I spoke with the Jahns who asked that I try to find out if the Judge will allow a little more time for a well thought out dept. response to the evidence motion by DPS. I am working on that right now. I spoke with Ranger Joey Gordon who is close to some answers on the questioned evidence. He is going to update me tomorrow morning in Austin, and I will call you after he tells me what the deal is.

From: Bill Blagg
To: atxww01.po.bjohnsto
Date: 8/3/99 6:20pm
Subject: Davidians

Bill: As you know, our recommendation on how the evidence should be deposited is currently under review at the highest levels of the Department of Justice. Any decisions concerning any involvment that our office agrees to take or declines to take on the Ranger's investigation should be carefully reviewed by me so that I can pass it upstream. You know of the AG's personal interest in this case and it remains quite strong. Please keep me advised of what is going on the matter at all times. I have been told that back in 93 the supervision of this matter was removed from USA control and placed under the supervision of a Deputy AG, so I inquired yesterday about what my role should be. I was told to stay involved in the matter CC: jmurphy, rdurbin, rjahn, ljahn

From: Bill Johnston
To: atxw01.po.bblagg
Date: 8/17/99 5:48pm
Subject: davidian evidence

Although the work has not been totally completed, Ranger Joey Gordon is close to an end in his investigation of the 40mm projectiles and casing which have been in controversy. The evidence thus far as to the 40mm casing shows that it held an M-651 projectile. The photograph depicting the grey object with the red band is of just such a projectile. The M-651 is a tear gas round which is filled with a "CS-pyrotechnic mixture." The two black 40mm projectiles are most likely "flash and report" type of rounds. If so, these could be rounds which were fired by the FBI HRT during the seige to drive the occupants of the compound back inside. The rangers hope to have the work on these 40mm items completed next week.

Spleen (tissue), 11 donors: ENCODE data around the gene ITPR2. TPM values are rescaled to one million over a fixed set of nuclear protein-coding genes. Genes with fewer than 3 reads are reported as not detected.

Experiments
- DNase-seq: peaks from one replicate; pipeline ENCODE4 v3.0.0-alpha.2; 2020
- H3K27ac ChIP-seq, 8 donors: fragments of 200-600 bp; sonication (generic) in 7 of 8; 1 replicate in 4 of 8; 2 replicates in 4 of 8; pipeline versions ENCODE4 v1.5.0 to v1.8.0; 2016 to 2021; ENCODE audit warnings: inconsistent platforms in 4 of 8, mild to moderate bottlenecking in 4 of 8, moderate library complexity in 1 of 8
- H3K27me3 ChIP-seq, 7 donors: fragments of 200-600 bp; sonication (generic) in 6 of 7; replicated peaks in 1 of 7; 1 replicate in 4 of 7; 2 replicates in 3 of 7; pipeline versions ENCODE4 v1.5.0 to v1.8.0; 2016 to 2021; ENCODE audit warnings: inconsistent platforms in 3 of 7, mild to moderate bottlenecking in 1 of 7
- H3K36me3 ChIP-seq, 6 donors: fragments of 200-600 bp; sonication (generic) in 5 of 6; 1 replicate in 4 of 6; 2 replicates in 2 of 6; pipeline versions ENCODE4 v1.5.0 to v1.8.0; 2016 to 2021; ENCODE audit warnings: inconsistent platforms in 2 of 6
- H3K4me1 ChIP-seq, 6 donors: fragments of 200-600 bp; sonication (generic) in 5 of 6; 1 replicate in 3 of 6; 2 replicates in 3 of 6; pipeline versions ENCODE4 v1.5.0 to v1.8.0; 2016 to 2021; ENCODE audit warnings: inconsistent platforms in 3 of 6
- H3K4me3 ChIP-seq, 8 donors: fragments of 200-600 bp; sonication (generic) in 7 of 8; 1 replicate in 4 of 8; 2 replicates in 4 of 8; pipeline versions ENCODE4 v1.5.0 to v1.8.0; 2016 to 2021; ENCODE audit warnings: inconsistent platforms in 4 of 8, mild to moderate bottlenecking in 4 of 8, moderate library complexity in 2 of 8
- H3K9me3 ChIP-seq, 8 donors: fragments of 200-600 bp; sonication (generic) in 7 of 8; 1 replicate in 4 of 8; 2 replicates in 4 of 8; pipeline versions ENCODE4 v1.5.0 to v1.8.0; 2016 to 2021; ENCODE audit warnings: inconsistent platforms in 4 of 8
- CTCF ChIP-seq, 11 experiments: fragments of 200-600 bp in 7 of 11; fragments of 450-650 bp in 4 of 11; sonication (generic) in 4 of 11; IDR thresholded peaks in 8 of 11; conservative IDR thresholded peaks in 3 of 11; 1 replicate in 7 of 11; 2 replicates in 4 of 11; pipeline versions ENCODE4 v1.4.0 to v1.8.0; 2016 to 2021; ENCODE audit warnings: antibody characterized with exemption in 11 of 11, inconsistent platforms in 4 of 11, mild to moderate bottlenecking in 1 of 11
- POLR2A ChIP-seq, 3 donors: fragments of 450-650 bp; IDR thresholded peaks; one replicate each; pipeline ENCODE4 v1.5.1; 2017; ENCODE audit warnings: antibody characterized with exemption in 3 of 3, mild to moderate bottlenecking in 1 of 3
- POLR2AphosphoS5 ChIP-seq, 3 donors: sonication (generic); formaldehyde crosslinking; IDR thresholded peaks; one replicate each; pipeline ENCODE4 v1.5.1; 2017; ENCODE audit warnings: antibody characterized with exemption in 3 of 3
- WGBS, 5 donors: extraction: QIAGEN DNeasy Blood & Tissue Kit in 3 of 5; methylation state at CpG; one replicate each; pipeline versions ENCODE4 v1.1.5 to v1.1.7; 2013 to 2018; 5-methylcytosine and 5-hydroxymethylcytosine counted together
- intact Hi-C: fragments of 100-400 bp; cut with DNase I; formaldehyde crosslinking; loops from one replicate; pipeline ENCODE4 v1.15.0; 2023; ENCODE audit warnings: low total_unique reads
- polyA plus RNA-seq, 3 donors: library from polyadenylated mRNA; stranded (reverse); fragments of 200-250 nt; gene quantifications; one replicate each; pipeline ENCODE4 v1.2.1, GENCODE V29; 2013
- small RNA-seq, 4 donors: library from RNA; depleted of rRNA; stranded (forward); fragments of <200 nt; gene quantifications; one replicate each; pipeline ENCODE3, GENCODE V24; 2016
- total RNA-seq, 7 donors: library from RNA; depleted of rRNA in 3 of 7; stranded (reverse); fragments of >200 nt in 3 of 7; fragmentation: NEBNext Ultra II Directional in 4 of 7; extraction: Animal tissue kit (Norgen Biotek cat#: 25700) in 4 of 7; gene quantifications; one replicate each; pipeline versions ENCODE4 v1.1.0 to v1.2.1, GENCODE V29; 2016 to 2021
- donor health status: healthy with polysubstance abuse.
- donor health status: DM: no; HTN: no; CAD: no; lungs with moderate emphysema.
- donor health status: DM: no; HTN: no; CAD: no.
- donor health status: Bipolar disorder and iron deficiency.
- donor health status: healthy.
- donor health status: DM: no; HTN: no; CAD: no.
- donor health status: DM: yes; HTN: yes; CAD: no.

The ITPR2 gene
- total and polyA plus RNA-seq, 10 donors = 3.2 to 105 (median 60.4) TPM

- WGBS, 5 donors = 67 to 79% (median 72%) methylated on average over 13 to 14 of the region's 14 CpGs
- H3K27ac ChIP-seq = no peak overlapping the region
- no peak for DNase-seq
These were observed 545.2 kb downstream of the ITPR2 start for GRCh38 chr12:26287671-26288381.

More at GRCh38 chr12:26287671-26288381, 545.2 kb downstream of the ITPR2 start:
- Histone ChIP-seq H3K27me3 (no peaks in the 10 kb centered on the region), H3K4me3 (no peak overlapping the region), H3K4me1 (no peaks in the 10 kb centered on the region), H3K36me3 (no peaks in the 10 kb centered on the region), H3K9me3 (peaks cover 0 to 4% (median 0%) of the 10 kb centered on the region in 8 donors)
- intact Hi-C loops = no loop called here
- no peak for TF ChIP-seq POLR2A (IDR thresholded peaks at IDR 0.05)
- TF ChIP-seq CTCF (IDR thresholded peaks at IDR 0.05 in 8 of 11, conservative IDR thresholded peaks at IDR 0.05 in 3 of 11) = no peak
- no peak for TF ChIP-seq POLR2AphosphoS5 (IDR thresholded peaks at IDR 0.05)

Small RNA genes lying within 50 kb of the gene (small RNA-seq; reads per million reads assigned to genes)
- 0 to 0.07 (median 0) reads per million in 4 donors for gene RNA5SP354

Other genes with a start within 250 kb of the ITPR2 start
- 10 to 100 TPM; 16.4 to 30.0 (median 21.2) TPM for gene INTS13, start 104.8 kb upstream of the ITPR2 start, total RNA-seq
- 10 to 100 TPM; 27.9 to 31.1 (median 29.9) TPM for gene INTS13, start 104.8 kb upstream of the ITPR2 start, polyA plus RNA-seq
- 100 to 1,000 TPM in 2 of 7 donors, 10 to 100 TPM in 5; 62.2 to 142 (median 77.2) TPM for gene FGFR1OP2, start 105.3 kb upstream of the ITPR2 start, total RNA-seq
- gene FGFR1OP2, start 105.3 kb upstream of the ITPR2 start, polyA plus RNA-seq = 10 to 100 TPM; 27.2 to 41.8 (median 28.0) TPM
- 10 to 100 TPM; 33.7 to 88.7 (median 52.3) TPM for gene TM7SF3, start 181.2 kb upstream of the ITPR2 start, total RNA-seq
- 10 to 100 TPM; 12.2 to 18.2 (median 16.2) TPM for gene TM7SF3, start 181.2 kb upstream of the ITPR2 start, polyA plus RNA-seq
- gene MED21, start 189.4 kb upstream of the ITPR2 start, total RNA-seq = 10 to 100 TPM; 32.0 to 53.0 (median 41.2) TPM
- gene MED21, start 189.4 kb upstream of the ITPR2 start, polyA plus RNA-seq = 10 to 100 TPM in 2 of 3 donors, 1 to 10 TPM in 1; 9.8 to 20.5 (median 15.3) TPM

From: Bill Johnston
To: ATXW01.PO(rjahn)
Date: 8/19/99 10:16am
Subject: davidian evidence -Reply -Reply

The casing is labelled M-118 and it is said to fire the M-651 tear gas round. I think that they were manufactured in 1969...at least that was the original information that I recall from Joey Gordon.

From: Bill Johnston
To: aex10ml.wtgate.MMarlin
Date: 8/26/99 11:03am

There is obviously quite a bit of concern that exists regarding the evidence of pyrotechnic projectiles being found by Texas Rangers. There should be no real surprise that valid questions do exist. The Rangers' inquiry has been no secret to the Dept. For several weeks, I have advised Mr. Blagg, my U.S. Attorney, of developments in their inquiry, including the information that the FBI had acknowledged to the Rangers that they had received permission to fire another type of round. A couple of weeks ago, I faxed the specifications on the M-651 round to Mr. Blagg. This is the round which the Rangers said was fired. I have also updated the Jahns repeatedly regarding the Rangers' investigation. The Department has not asked me nor the Rangers for information as to what their information has shown. The Rangers will be glad to discuss their investigation with the Dept. I received by fax today a copy of handwritten notes of a paralegal who assisted in the trial preparation. The notes reflect that she noted that an HRT member discussed shooting a military gas round. The accompanying paperwork reflects that I was present for the interview. I don't recall the interview specifically, and I don't think that the term "military gas round" would have meant anything to me at the time, but the information from that interview has been in the Department's hands for many years. At any rate, I or the Rangers will be glad to answer any questions which the Dept. may have.

Waco, FBI and the Branch Davidians: Updates

CESNUR reproduces or quotes documents from the media and different sources on a number of religious issues. Unless otherwise indicated, the opinions expressed are those of the document's author(s), not of CESNUR or its directors.